They say that good things come in small packages. This is definitely the case with Ingushetia! Despite being Russia’s smallest state, Ingushetia is well-worth a visit for its beautiful mountain landscapes, ancient towers, and unique cultural traditions. Keep reading for everything you need to know about visiting this hidden gem of the North Caucasus!
1. How do I get there?
Even though you may have never heard of Ingushetia, that doesn’t mean it’s difficult to get to. Actually, you may find yourself overwhelmed at the number of ways you can travel there!
A. Plane – There are daily direct flights from Moscow to Magas’s IGT airport (Ingushetia), the North Caucasus’ newest airport. Another nearby option is the OGZ airport in Beslan/Vladikavkaz (North Ossetia), just a 20-minute drive from Ingushetia’s capital. The Grozny airport (Chechnya) is just 1 hr. from the Ingushetia border as a third option. Of course flying into another regional airport and traveling through the region works as well, such as MCX in Dagestan or MRV in Stavropol Krai. There are also weekly international flights from Istanbul, Turkey, to Grozny (GRV) and Beslan (OGZ), as well as other occasional destinations (Dubai, etc.).
B. Car/Public Transport/Taxi – Ingushetia is not only accessible via neighboring republics, but also from neighboring countries, i.e. Georgia! If you are traveling by car/bus from Armenia/Georgia through the Caucasus Mountains into Russia, the capital of Ingushetia is less than one hr. from the Georgia border. If you have a border pass and want to visit Ingushetia’s tower complexes in the mountains, this checkpoint is literally just 10-15 minutes from the Georgia/Russia border.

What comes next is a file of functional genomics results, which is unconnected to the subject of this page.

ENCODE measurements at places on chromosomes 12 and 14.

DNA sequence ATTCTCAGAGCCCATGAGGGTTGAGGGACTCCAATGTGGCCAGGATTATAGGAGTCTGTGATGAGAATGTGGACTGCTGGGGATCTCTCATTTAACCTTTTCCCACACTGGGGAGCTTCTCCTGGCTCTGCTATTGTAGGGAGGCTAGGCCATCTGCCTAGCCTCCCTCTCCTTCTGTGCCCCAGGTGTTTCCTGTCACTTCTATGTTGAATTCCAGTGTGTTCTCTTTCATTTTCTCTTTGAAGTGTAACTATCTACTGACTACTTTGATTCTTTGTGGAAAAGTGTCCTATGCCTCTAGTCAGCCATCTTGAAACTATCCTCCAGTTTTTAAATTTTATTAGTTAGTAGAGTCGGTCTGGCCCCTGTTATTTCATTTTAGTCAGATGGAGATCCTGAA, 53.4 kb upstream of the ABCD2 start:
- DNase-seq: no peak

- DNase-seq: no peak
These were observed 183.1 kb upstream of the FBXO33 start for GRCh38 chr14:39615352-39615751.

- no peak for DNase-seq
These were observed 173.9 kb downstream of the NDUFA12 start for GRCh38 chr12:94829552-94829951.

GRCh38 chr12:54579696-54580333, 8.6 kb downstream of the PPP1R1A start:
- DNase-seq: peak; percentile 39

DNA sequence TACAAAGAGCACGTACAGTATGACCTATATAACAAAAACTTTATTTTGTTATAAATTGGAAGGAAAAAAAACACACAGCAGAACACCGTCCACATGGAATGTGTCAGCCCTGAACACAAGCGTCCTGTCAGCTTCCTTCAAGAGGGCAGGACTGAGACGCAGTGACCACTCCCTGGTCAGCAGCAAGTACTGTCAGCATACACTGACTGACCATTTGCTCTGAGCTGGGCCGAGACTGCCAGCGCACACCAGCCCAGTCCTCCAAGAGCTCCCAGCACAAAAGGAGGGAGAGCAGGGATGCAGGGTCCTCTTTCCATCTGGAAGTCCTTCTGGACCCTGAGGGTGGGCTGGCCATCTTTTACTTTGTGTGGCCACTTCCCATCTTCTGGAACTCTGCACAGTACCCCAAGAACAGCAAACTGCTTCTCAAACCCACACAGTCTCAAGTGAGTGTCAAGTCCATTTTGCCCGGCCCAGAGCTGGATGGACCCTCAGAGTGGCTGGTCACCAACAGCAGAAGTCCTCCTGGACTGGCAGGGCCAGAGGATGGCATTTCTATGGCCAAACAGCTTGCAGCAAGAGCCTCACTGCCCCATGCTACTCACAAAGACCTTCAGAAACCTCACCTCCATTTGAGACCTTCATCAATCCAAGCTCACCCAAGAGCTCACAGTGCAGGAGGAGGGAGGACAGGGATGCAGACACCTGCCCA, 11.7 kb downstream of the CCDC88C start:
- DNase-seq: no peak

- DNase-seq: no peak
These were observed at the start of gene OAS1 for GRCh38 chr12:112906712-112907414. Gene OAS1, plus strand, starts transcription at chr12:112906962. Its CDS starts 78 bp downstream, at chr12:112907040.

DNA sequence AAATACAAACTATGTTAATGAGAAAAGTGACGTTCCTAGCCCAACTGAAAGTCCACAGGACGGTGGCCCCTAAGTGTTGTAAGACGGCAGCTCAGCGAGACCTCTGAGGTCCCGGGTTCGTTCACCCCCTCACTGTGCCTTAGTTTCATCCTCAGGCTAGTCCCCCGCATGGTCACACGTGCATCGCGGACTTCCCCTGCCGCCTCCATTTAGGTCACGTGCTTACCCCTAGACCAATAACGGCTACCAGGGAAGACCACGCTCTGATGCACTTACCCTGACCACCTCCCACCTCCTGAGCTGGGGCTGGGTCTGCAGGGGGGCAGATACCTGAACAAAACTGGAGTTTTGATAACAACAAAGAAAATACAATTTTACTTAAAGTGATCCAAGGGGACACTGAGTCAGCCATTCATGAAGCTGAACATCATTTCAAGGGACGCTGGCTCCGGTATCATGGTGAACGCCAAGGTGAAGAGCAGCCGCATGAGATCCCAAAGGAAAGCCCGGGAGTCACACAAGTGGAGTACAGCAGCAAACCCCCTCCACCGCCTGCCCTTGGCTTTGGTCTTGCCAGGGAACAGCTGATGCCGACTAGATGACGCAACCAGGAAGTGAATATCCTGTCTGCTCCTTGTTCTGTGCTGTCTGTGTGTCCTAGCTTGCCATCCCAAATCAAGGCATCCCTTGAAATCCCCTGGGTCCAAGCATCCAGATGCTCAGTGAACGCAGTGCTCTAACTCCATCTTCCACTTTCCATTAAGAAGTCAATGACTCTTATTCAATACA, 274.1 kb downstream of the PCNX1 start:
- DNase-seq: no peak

Public transport runs daily to Nazran/Magas, the joint capital cities of Ingushetia, from the following cities in the Caucasus: Vladikavkaz, Nalchik, Pyatigorsk, and Grozny. If you have your own car, then of course you can take major highways to Ingushetia from Chechnya to the east, or from Kabardino-Balkaria/North Ossetia from the North. And of course taking a taxi from pretty much anywhere can get you to Ingushetia.
C. Train – Last, but definitely not least, is the infamous Russian overnight train as a travel option. Trains run twice a week from Moscow to Nazran (with stops along the way, including in Mineralni Vodi at the edge of the region). There are also daily trains to neighboring North Ossetia (Beslan/Vladikavkaz), that one can also take (from Mineralni Vodi or Moscow), and jump in a taxi for the short remainder of the drive to Ingushetia.
2. What are the best places to stay?
Because Ingushetia is such a small republic, lodging options actually are very limited within the republic. Here are our recommendations:
A. Magas – This city stakes claim to being the world’s “newest” capital city, with construction only beginning in 1994 (Nazran was the former capital). Magas is shiny and new and accordingly, has several nice hotels for you to choose from: the 4-star Artis Plaza Hotel, and the 3-star Business Hotel. Both are on the main strip of Magas and within walking distance of all the main sights of this quaint new city.